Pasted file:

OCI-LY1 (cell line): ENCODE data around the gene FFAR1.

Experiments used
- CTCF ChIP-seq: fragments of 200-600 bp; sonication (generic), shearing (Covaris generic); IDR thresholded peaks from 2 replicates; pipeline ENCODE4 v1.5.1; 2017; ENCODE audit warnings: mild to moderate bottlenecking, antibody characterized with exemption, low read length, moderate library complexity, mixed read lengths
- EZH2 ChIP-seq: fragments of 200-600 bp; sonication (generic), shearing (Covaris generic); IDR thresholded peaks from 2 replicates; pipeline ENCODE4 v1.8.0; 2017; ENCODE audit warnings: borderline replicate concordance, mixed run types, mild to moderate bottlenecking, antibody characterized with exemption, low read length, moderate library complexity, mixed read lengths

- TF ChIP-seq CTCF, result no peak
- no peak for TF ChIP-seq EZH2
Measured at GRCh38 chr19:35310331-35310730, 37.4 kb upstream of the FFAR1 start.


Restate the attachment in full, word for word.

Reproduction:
OCI-LY1 (cell line): ENCODE data around the gene FFAR1.

Experiments used
- CTCF ChIP-seq: fragments of 200-600 bp; sonication (generic), shearing (Covaris generic); IDR thresholded peaks from 2 replicates; pipeline ENCODE4 v1.5.1; 2017; ENCODE audit warnings: mild to moderate bottlenecking, antibody characterized with exemption, low read length, moderate library complexity, mixed read lengths
- EZH2 ChIP-seq: fragments of 200-600 bp; sonication (generic), shearing (Covaris generic); IDR thresholded peaks from 2 replicates; pipeline ENCODE4 v1.8.0; 2017; ENCODE audit warnings: borderline replicate concordance, mixed run types, mild to moderate bottlenecking, antibody characterized with exemption, low read length, moderate library complexity, mixed read lengths

- TF ChIP-seq CTCF, result no peak
- no peak for TF ChIP-seq EZH2
Measured at GRCh38 chr19:35310331-35310730, 37.4 kb upstream of the FFAR1 start.